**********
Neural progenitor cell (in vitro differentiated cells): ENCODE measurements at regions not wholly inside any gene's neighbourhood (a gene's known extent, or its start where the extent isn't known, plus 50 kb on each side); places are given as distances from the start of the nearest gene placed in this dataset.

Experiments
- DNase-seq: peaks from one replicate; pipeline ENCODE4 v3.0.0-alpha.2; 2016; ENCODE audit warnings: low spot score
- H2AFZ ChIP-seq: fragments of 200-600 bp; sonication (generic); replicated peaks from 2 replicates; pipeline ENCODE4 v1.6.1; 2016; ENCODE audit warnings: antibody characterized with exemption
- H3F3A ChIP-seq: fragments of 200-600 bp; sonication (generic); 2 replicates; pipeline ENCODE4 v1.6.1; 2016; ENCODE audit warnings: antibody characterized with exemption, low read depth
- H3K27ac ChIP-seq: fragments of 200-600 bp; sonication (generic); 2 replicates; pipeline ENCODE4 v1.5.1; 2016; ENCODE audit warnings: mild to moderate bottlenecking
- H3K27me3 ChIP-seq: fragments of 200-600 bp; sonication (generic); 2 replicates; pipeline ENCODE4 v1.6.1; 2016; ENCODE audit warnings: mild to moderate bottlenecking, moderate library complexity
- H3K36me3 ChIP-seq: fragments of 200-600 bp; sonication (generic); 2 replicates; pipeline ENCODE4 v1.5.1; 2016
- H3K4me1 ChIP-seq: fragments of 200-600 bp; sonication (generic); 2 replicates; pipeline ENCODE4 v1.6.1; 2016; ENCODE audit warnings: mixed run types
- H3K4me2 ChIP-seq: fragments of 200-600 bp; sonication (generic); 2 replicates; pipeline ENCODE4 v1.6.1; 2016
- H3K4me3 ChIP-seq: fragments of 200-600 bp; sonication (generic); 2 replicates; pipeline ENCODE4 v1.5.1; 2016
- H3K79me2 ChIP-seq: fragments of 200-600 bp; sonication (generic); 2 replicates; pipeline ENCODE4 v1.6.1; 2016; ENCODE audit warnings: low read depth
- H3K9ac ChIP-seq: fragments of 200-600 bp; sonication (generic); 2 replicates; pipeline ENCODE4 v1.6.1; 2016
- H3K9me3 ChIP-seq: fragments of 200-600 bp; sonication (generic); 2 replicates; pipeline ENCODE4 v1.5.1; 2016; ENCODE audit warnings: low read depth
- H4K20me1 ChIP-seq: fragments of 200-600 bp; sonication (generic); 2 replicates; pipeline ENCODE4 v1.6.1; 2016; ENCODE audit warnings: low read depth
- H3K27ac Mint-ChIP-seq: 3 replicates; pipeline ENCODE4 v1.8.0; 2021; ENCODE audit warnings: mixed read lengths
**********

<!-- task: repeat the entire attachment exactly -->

Neural progenitor cell (in vitro differentiated cells): ENCODE measurements at regions not wholly inside any gene's neighbourhood (a gene's known extent, or its start where the extent isn't known, plus 50 kb on each side); places are given as distances from the start of the nearest gene placed in this dataset.

Experiments
- DNase-seq: peaks from one replicate; pipeline ENCODE4 v3.0.0-alpha.2; 2016; ENCODE audit warnings: low spot score
- H2AFZ ChIP-seq: fragments of 200-600 bp; sonication (generic); replicated peaks from 2 replicates; pipeline ENCODE4 v1.6.1; 2016; ENCODE audit warnings: antibody characterized with exemption
- H3F3A ChIP-seq: fragments of 200-600 bp; sonication (generic); 2 replicates; pipeline ENCODE4 v1.6.1; 2016; ENCODE audit warnings: antibody characterized with exemption, low read depth
- H3K27ac ChIP-seq: fragments of 200-600 bp; sonication (generic); 2 replicates; pipeline ENCODE4 v1.5.1; 2016; ENCODE audit warnings: mild to moderate bottlenecking
- H3K27me3 ChIP-seq: fragments of 200-600 bp; sonication (generic); 2 replicates; pipeline ENCODE4 v1.6.1; 2016; ENCODE audit warnings: mild to moderate bottlenecking, moderate library complexity
- H3K36me3 ChIP-seq: fragments of 200-600 bp; sonication (generic); 2 replicates; pipeline ENCODE4 v1.5.1; 2016
- H3K4me1 ChIP-seq: fragments of 200-600 bp; sonication (generic); 2 replicates; pipeline ENCODE4 v1.6.1; 2016; ENCODE audit warnings: mixed run types
- H3K4me2 ChIP-seq: fragments of 200-600 bp; sonication (generic); 2 replicates; pipeline ENCODE4 v1.6.1; 2016
- H3K4me3 ChIP-seq: fragments of 200-600 bp; sonication (generic); 2 replicates; pipeline ENCODE4 v1.5.1; 2016
- H3K79me2 ChIP-seq: fragments of 200-600 bp; sonication (generic); 2 replicates; pipeline ENCODE4 v1.6.1; 2016; ENCODE audit warnings: low read depth
- H3K9ac ChIP-seq: fragments of 200-600 bp; sonication (generic); 2 replicates; pipeline ENCODE4 v1.6.1; 2016
- H3K9me3 ChIP-seq: fragments of 200-600 bp; sonication (generic); 2 replicates; pipeline ENCODE4 v1.5.1; 2016; ENCODE audit warnings: low read depth
- H4K20me1 ChIP-seq: fragments of 200-600 bp; sonication (generic); 2 replicates; pipeline ENCODE4 v1.6.1; 2016; ENCODE audit warnings: low read depth
- H3K27ac Mint-ChIP-seq: 3 replicates; pipeline ENCODE4 v1.8.0; 2021; ENCODE audit warnings: mixed read lengths